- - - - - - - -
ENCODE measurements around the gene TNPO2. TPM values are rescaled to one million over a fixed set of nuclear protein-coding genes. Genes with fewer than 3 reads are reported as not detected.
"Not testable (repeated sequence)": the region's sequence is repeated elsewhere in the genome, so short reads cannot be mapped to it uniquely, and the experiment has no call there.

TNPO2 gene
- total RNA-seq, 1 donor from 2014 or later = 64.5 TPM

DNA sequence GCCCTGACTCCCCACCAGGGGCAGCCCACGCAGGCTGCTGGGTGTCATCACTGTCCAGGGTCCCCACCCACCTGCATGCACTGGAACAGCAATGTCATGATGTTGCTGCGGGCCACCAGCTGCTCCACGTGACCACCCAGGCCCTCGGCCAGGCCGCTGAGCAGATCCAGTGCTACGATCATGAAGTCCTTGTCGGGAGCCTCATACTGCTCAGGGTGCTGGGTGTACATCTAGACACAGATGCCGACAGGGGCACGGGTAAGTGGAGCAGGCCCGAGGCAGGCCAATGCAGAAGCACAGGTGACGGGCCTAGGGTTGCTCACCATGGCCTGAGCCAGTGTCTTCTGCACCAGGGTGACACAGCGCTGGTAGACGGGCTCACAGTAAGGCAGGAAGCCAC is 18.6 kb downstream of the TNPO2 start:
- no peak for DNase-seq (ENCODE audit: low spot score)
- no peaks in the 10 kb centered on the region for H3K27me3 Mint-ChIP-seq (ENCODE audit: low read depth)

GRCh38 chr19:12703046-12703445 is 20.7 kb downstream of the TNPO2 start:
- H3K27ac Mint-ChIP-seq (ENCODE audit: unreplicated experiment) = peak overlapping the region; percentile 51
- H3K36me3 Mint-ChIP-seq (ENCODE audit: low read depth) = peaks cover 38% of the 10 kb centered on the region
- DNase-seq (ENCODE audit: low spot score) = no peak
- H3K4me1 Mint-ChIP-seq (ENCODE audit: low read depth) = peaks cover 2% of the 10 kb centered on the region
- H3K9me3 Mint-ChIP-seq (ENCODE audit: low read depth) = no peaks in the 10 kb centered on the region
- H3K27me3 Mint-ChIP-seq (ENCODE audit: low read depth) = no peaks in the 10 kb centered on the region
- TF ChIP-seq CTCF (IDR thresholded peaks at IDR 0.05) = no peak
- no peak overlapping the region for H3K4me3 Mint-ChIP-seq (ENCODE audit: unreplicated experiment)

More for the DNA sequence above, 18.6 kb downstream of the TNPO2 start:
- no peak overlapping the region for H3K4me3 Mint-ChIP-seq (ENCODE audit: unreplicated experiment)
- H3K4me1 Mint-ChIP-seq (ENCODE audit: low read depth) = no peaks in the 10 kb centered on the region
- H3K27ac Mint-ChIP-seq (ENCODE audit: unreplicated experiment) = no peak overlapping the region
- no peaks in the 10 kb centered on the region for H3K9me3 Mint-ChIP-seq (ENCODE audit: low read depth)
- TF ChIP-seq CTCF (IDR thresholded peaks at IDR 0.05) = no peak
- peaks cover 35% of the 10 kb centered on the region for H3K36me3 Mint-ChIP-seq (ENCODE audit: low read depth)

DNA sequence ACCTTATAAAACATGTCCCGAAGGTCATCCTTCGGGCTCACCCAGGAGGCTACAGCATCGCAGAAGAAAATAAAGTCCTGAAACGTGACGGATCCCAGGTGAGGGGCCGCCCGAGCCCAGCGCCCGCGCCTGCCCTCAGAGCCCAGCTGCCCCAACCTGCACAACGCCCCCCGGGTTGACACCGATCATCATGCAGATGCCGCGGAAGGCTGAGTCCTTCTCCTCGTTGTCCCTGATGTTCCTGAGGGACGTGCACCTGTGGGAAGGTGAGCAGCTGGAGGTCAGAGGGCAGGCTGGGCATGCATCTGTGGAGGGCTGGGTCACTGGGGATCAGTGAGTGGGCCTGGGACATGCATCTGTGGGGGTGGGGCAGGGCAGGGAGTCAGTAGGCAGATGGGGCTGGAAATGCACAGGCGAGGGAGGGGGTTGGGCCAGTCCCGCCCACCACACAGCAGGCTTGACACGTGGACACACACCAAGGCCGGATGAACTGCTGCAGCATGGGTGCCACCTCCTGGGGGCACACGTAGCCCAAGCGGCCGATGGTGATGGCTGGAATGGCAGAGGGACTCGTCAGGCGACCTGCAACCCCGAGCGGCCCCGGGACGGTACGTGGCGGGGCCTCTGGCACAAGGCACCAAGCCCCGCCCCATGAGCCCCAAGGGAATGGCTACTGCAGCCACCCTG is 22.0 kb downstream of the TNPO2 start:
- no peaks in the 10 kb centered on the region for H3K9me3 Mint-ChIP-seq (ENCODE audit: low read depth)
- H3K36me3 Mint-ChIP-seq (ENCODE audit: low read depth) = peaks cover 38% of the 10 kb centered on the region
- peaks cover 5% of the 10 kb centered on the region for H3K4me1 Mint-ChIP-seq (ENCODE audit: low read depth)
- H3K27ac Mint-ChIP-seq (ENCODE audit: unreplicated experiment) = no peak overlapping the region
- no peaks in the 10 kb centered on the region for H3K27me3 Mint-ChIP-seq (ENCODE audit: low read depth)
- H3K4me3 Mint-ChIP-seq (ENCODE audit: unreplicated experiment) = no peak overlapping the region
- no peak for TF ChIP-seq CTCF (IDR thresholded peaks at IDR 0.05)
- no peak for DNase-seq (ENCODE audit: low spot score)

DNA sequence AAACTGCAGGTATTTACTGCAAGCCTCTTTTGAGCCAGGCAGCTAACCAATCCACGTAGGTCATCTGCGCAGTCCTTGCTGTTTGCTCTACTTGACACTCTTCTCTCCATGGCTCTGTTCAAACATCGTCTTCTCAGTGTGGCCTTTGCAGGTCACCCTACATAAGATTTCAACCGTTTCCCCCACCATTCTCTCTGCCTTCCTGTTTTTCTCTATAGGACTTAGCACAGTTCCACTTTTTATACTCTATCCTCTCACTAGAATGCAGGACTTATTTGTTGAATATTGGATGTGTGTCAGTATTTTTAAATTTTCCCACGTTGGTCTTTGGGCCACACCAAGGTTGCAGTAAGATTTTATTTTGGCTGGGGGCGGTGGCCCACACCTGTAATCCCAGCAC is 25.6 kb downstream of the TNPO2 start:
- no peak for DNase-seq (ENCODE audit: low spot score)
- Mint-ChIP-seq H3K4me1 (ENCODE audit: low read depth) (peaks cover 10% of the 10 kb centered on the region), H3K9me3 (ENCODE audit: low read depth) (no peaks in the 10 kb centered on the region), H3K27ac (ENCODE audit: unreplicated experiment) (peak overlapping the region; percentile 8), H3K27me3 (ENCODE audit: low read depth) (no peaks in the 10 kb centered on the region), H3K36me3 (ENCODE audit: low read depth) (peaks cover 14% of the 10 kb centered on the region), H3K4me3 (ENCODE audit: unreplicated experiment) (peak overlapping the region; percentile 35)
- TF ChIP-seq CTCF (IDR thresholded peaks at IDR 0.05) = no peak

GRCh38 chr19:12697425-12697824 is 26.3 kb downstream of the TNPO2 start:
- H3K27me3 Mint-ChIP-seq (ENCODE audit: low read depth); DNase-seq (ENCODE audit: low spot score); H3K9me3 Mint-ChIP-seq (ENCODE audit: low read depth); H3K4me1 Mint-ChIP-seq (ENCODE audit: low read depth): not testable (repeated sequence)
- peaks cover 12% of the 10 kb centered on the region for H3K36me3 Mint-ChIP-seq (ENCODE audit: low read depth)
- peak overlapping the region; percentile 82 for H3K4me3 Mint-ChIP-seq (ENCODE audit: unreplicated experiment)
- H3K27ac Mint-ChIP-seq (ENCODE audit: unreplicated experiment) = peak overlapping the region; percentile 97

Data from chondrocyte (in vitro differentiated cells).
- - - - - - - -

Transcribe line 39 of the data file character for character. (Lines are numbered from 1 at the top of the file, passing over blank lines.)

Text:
- peaks cover 12% of the 10 kb centered on the region for H3K36me3 Mint-ChIP-seq (ENCODE audit: low read depth)